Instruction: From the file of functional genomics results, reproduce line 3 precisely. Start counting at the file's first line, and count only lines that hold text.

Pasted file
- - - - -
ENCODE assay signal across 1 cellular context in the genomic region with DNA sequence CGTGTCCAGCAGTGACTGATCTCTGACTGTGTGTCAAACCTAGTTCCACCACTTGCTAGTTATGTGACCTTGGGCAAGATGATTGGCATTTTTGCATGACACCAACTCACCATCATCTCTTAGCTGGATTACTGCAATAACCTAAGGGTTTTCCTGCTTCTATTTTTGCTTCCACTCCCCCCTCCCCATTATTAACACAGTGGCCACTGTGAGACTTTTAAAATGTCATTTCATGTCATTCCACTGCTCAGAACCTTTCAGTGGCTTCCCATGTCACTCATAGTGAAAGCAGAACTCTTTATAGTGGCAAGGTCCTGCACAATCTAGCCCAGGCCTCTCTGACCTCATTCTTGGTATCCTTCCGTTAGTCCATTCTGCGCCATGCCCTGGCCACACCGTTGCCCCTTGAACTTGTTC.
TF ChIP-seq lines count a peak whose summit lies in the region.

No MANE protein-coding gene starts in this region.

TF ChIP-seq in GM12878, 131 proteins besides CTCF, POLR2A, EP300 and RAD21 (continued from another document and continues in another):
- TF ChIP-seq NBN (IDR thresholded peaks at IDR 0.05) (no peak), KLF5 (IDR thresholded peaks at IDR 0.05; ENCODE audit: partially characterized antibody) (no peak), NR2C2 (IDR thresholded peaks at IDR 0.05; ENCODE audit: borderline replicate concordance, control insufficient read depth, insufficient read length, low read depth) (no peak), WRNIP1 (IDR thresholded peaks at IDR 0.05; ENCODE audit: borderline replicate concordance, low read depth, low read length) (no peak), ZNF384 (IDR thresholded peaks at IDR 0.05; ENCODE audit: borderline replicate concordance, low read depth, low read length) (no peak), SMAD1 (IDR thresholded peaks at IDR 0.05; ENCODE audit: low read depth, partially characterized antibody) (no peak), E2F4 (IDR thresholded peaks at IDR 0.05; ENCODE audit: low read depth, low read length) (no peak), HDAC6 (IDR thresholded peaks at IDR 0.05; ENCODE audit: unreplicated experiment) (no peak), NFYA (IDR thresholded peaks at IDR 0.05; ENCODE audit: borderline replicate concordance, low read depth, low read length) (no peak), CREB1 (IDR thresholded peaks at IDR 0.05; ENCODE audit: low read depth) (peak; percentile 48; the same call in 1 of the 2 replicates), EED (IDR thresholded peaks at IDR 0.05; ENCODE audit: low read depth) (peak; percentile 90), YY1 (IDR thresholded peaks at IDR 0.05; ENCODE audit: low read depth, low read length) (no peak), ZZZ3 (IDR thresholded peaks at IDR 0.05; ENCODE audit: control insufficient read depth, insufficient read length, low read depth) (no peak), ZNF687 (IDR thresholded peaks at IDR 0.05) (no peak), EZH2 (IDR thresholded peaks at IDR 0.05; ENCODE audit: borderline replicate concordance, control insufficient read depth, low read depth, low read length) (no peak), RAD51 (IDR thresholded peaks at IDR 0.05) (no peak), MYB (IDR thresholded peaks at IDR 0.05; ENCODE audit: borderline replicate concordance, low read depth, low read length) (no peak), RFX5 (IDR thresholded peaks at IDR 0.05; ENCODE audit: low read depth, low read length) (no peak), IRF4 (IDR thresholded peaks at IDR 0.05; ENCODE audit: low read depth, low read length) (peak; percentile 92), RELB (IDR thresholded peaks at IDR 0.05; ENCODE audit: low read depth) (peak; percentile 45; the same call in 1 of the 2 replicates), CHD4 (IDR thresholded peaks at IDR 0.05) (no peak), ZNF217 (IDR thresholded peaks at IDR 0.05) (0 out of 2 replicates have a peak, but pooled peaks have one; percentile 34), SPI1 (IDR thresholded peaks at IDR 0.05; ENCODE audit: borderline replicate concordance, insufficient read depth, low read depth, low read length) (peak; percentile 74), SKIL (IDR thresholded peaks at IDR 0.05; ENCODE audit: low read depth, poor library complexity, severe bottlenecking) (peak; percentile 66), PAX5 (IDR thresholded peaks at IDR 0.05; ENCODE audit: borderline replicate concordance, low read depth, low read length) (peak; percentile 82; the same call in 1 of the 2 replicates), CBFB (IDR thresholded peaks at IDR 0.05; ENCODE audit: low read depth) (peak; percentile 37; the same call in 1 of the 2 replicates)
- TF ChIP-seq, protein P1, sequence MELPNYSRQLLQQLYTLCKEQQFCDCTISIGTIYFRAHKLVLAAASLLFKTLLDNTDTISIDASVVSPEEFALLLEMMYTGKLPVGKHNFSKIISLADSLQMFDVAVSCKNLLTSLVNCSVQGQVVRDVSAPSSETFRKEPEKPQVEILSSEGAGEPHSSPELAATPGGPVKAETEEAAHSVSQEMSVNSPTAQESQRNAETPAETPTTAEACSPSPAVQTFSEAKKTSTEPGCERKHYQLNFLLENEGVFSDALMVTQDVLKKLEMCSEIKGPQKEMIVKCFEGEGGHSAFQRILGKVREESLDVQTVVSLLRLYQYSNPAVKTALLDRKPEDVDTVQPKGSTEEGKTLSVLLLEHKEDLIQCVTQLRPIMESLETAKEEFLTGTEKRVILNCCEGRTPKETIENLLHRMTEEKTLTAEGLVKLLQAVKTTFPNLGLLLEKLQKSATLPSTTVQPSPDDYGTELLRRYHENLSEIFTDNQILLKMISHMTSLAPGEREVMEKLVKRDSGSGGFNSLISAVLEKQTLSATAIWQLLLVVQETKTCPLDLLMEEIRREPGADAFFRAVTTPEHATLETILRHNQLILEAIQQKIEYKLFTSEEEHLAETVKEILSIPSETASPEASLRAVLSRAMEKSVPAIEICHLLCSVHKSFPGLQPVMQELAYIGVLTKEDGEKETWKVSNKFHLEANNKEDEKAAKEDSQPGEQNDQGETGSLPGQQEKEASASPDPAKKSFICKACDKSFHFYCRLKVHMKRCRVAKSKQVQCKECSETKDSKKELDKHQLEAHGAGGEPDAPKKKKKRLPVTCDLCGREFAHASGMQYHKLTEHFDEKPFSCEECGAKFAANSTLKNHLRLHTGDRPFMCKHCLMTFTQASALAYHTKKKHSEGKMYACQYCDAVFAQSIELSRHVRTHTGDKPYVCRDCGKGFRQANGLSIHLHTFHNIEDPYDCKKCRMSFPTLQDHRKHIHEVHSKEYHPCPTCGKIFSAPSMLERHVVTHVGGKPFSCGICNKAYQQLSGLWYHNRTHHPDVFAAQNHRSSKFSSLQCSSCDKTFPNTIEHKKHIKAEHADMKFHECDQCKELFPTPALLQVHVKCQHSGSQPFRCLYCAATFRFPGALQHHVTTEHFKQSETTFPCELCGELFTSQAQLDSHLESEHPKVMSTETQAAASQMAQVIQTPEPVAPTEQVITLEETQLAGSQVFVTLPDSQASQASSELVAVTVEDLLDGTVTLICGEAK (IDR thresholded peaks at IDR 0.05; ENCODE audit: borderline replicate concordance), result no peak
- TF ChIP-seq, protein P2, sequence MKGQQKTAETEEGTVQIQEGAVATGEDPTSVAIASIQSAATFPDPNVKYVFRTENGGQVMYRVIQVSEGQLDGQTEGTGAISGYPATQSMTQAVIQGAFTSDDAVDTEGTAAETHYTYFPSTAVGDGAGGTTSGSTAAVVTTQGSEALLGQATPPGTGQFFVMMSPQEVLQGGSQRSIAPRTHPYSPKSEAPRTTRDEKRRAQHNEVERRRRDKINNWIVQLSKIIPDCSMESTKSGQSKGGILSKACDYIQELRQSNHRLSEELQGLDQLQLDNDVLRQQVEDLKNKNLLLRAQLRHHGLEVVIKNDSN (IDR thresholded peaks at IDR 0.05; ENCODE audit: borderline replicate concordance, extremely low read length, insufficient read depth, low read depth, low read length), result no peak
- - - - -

No MANE protein-coding gene starts in this region.